NDSU President Dean L. Bresciani and student body president Spencer Moir formally greeted the incoming class during the annual Presidents’ Welcome, held Aug. 22. The Gold Start Marching Band played as Bresciani and Moir led students through the university gates to a ceremony at the steps of Putnam Hall.
“Welcome to NDSU. You are in for a life-changing experience,” Bresciani told the 1,500 people in attendance.
Bresciani described NDSU as the university of choice for North Dakota high school graduates, and he suggested a few possible reasons. NDSU researchers work to feed the world and cure cancer. NDSU is a leader in the health care education in the region and at the forefront of innovative engineering of unmanned aerial systems and robotics. In addition, he cited the quality of life brought to the region by NDSU fine arts and humanities.
“Welcome to NDSU, class of 2020. You are about to start making history,” Bresciani said.
“What is the best part of NDSU?” Moir, an industrial engineering major from Rochester, Minnesota, asked. “Is it the world-class research that we have here? Is it our five-time national champion football team? Is it the vibrant city of Fargo? My favorite part is the community we share here and you get to be a part of that.”
Incoming freshman Zoe Leuthner addressed the crowd as the representative of her class. She said coming to NDSU was the right choice.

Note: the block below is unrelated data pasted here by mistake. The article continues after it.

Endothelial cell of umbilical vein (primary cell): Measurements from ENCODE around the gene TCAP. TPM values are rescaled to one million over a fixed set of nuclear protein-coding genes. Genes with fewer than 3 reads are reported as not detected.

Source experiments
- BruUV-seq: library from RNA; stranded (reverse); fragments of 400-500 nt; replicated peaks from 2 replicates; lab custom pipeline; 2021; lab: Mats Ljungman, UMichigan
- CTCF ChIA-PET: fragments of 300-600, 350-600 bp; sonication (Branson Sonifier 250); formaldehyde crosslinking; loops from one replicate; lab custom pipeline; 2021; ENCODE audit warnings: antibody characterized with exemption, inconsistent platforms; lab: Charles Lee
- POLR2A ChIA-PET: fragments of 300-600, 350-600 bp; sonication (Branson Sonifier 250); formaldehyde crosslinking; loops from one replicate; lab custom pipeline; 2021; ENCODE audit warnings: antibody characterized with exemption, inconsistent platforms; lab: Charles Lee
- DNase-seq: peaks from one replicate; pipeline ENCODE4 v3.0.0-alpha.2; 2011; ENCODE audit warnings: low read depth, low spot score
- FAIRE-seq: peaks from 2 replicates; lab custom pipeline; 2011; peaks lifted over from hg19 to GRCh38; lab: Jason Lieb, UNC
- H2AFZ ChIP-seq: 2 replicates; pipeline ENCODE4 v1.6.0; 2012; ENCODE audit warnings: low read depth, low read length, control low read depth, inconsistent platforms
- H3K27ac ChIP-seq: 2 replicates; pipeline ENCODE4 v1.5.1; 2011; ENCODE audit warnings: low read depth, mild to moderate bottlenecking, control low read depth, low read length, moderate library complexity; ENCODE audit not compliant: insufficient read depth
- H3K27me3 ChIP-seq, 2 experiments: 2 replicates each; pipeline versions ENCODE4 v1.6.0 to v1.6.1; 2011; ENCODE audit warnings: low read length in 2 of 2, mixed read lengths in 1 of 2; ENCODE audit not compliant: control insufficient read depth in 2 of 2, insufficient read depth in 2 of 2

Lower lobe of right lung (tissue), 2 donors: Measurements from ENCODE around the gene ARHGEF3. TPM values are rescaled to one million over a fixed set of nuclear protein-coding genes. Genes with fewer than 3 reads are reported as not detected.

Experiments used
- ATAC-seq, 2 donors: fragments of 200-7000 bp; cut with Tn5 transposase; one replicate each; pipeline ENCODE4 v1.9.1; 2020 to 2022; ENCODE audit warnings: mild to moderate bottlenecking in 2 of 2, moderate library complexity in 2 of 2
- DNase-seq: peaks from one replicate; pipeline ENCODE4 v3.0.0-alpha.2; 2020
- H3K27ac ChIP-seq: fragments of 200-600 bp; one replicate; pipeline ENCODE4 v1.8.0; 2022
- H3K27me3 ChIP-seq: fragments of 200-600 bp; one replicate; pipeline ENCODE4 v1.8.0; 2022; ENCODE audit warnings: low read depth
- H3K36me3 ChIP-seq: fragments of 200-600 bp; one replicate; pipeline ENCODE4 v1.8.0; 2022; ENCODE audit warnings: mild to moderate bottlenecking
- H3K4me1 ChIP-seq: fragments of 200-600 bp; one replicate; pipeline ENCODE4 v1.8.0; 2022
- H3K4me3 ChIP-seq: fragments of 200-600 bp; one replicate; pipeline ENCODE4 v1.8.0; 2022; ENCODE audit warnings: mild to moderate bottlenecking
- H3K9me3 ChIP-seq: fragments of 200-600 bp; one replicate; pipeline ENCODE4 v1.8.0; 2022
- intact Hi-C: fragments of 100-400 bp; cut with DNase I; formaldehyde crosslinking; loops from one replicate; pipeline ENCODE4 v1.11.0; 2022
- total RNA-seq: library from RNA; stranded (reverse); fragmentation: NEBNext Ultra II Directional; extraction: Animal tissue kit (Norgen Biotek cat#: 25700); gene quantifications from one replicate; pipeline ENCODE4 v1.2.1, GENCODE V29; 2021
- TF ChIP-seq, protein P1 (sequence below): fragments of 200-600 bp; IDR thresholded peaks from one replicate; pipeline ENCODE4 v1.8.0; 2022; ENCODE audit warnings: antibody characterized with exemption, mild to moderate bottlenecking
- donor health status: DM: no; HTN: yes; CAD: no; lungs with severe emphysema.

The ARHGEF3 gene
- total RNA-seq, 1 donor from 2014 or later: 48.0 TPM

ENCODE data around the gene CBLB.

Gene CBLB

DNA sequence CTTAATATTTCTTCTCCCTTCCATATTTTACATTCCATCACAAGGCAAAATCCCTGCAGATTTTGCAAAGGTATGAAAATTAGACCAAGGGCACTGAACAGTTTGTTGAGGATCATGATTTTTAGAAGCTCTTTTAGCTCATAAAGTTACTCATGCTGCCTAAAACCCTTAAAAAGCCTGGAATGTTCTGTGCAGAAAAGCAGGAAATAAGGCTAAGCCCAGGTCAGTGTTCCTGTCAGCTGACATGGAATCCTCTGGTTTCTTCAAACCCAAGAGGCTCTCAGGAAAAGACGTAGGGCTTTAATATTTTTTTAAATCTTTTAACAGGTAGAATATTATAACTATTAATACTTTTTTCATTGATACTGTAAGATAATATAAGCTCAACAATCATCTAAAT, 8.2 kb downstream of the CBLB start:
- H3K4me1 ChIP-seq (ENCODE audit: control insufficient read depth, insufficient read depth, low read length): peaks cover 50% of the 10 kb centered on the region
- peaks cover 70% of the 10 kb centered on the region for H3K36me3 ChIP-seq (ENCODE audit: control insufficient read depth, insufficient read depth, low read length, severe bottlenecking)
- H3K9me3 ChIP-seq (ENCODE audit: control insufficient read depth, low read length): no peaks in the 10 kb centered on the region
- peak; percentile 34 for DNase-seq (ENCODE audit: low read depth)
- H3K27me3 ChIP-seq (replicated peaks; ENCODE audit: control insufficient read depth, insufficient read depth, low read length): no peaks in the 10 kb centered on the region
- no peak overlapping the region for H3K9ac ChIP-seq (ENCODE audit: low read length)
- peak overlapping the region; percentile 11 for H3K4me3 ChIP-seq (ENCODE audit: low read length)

“NDSU has all the opportunities and resources we could ever need, without any of us feeling like a number,” said the biochemistry and molecular biology major from St. Louis Park, Minnesota. “NDSU students have been trailblazers and innovators for decades, and we have the privilege of being among them.”
The students received a graduation tassel, symbolic of an academic pledge to strive to complete bachelor’s degree requirements in four years. Provost Beth Ingram asked the students to keep the tassels on their desks as a reminder of that promise.
“You represent our aspirations to engage the brightest minds in the pursuit of learning and discovery,” said Ingram. “We will challenge you, support you and take pride in your accomplishments. We ask that you pledge to strive for academic achievement, seek help when you need it and that you contribute to the legacy of those who have come before you.”
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